The programs may be stored on a storage media or device (e.g., hard disk drive, floppy disk drive, read only memory (ROM), CD-ROM device, flash memory device, digital versatile disk (DVD), or other storage device) readable by a general or special purpose programmable processing system, for configuring and operating the processing system when the storage media or device is read by the processing system to perform the procedures described herein. Embodiments of the invention may also be considered to be implemented as a machine-readable storage medium, configured for use with a processing system, where the storage medium so configured causes the processing system to operate in a specific and predefined manner to perform the functions described herein.

The present invention provides an edge-adaptive spatial-temporal filter that applies non-linear spatial-temporal filtering along a certain direction. An edge detection algorithm, including a pixel-pairing scheme, operates on a finite number of reference pixels. Adjacent interlaced input fields are stored in memory and one or two deinterlaced frames are created.

FIG. 1 illustrates a diagram of an embodiment 100 of a two-field edge adaptive spatial temporal deinterlacing operation flow. Two deinterlaced frames 102 and 104 are constructed from a single frame 106 in memory where two interlaced input fields 108 and 110 are stored. In particular, interlaced input fields 108 and 110 are captured at times t.sub.n and t.sub.n+1, respectively. The adjacent interlaced input fields 108 and 110 are stored (interleaved) as a single frame 106 in memory. The corresponding deinterlaced frames 102 and 104 correspond to time t.sub.n and t.sub.n+1, respectively.

An interlaced video frame contains two fields. The first field consists of the odd lines 114 in the interlaced video frame 106 and the second field consists of the even lines 112 in the interlaced video frame 106. When displayed on an interlaced video system, the lines of the two fields 112 and 114 are displayed in an alternating fashion. All odd lines 112 of the interlaced video frame 106 are displayed, and a time period later, such as one-sixtieth of a second later, all even lines 112 of the interlaced video frame 106 are displayed.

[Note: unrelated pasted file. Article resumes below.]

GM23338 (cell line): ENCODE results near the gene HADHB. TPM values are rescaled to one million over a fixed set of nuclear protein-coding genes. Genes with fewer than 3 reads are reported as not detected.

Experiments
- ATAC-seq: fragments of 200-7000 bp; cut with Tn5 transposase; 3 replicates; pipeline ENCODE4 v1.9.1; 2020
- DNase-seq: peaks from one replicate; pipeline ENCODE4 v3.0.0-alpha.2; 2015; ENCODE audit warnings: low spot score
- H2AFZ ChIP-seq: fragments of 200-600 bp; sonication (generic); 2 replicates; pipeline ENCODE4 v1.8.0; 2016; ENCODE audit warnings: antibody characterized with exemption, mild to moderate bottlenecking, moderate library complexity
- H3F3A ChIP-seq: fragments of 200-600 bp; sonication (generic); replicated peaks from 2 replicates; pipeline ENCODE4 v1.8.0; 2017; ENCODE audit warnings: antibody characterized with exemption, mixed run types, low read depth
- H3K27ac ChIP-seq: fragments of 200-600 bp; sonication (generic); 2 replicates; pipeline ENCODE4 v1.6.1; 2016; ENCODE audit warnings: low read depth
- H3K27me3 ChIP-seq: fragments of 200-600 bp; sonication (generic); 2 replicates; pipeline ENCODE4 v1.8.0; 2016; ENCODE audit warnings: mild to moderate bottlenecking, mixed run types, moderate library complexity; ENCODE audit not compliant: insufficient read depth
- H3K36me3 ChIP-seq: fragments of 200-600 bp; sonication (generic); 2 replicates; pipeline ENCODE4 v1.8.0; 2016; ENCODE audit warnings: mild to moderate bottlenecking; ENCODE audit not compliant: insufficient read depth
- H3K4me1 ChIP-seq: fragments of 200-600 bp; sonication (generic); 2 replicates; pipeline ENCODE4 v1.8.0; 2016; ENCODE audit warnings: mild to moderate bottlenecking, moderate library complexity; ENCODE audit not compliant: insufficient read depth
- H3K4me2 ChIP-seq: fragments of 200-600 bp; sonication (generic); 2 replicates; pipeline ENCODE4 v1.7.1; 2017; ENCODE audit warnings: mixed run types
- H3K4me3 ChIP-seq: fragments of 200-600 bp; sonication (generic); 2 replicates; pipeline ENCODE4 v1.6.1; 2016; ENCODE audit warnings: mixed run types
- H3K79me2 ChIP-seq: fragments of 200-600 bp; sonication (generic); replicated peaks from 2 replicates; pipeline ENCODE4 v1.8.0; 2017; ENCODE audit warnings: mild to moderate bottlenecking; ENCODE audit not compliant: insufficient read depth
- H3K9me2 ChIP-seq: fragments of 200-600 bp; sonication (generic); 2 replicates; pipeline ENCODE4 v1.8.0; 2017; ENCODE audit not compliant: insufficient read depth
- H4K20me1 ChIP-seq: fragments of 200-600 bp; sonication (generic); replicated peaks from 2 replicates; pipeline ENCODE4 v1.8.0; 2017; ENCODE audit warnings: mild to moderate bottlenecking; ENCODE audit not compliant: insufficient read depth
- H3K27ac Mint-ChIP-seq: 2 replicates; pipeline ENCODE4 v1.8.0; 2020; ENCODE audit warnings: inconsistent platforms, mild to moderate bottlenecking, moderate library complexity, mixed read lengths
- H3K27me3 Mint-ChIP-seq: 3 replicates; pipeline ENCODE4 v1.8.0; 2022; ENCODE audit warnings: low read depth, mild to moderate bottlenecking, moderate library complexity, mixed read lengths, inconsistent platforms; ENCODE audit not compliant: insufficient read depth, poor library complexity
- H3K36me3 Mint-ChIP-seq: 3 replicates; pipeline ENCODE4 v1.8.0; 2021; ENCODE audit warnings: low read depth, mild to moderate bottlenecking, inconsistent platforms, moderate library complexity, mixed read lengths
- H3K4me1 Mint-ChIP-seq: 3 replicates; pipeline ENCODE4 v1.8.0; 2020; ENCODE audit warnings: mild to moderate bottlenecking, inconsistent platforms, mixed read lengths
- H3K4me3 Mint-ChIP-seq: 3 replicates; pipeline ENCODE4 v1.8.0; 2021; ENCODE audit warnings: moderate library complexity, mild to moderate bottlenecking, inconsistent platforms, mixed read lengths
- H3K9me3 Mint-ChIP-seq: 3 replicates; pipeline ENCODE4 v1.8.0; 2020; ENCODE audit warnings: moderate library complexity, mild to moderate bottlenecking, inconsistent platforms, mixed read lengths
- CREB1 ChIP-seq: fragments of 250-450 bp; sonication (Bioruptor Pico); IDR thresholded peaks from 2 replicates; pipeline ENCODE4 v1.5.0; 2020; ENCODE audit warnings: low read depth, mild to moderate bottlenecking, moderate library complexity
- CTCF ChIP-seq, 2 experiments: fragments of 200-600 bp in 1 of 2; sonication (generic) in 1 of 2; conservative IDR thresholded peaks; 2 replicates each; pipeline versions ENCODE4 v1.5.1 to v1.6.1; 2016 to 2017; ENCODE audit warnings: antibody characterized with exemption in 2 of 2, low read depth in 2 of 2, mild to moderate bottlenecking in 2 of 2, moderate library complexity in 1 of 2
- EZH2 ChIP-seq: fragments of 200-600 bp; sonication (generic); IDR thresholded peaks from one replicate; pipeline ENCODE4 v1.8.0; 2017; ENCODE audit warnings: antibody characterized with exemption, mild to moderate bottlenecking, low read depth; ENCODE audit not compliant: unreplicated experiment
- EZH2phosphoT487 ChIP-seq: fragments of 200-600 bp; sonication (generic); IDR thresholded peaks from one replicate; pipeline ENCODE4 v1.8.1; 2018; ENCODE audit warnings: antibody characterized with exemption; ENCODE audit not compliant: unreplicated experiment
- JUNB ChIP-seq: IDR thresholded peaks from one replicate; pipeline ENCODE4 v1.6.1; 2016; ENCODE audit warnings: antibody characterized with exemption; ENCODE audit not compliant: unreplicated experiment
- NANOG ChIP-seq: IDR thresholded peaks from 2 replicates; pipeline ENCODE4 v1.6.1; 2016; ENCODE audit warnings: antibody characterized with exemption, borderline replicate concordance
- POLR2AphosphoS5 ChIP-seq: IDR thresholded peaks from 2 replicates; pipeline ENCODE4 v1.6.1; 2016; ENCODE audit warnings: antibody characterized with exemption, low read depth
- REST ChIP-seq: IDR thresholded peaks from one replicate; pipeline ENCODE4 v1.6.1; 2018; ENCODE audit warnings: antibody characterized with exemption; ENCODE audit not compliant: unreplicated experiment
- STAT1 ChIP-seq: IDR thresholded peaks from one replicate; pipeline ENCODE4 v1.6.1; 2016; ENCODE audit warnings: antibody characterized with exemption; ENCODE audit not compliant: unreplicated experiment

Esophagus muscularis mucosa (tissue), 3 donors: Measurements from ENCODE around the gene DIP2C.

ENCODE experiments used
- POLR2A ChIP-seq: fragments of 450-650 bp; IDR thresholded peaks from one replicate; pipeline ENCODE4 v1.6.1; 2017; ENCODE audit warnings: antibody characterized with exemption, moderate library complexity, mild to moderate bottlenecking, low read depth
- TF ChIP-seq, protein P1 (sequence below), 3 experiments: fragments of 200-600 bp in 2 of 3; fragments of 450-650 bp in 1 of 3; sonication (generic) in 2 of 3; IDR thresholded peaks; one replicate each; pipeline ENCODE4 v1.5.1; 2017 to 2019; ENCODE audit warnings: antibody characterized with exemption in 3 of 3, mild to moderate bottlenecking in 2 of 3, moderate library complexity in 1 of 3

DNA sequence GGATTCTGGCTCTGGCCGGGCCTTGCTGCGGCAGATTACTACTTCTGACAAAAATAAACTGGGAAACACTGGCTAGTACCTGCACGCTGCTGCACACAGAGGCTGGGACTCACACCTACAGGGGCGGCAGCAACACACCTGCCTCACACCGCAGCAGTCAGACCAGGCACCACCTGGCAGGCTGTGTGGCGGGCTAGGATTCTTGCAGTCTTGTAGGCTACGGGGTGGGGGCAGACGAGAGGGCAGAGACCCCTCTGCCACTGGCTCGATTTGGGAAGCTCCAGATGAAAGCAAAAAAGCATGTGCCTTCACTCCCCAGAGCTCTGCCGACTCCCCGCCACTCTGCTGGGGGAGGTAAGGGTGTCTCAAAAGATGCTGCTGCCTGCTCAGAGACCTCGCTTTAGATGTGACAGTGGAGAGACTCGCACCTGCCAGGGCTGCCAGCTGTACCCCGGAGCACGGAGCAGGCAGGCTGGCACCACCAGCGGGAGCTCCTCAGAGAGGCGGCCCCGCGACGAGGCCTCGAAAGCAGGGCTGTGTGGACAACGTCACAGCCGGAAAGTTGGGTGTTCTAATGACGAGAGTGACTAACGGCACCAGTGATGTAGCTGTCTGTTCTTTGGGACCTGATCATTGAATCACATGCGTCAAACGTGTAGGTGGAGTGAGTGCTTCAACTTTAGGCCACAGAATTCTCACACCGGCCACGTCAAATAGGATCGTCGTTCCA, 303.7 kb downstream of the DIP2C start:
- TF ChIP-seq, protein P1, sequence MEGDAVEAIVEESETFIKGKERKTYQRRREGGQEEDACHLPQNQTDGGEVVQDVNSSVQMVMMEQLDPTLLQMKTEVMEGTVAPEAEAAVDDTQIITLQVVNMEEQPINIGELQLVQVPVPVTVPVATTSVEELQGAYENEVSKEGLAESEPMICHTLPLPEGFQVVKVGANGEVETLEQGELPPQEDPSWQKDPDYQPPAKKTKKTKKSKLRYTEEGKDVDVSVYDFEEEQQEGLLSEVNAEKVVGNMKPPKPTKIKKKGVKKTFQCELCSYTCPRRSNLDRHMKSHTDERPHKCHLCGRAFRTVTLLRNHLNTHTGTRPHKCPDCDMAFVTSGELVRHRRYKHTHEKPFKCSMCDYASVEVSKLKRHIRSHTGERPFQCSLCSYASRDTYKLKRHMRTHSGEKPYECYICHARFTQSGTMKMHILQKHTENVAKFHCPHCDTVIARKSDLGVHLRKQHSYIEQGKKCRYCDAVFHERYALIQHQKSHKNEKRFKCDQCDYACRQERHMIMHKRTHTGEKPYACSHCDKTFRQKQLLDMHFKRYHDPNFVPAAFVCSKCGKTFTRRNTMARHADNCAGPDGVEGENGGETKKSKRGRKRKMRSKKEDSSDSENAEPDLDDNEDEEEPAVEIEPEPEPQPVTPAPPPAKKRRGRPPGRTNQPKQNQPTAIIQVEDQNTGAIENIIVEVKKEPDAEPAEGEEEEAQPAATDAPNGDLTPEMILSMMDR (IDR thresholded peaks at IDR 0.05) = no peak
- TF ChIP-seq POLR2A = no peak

Reconstructed frame 102 at time t.sub.n includes even scan lines 112 and scan lines 116 reconstructed in accordance with embodiments of the present invention. Similarly, reconstructed frame 104 at time t.sub.n+1 includes odd scan lines 114 and scan lines 116 reconstructed in accordance with embodiments of the present invention.

FIG. 2 is a diagram of an embodiment of a layout of a pixel (X) reconstructed with three edge angles 206, 208, 210 using the edge adaptive spatial temporal deinterlacing filter. The target value X is temporal in time and the neighboring pixels, such as A, B, C, D, E and F are the spatial values. The current field is the odd field 202 and the reference field is the even field 204. The two-field deinterlacer takes in two input fields (odd and even) 202 and 204 that are stored (interleaved) together as a frame memory. The pixels in the even input field 204 (lines), which is sampled at a different time, are used as references to reconstruct the missing pixels in the even lines.

For example, pixel location X is to be constructed. The six neighboring pixels, labeled A, B, C, D, E, and F, in the current (odd) field 202 are used to construct the pixel location X in the reference (even) field 204. The reconstructed value for location X is given by the spatial-temporal filtered value of three pixels (always including value X) along a selected edge direction. The edge directions 206, 208 and 210 are shown in FIG. 2 where the direction connecting A-X-F, B-X-E and C-X-D is −45 degree (see 206), 90 degree (see 208) and 45 degree (see 210), respectively.

In particular, edge detection is achieved by comparing the absolute difference of the two pixels in the neighbor lines in the current field 202 around the target location. For example, the absolute value of the following pixels are determined: abs(AF), abs(BE) and abs(CD). An edge is formed along the direction that has the smallest absolute difference value.

As explained in detail below, various techniques are used to improve the robustness of the edge direction. For example, in one embodiment, a detected edge is considered significant when the absolute difference along one edge direction is less than that of the other edge directions by a predefined threshold. In another embodiment, the absolute difference itself is considered significant when it is smaller than another predefined threshold. The threshold values may be programmable and provided in a register.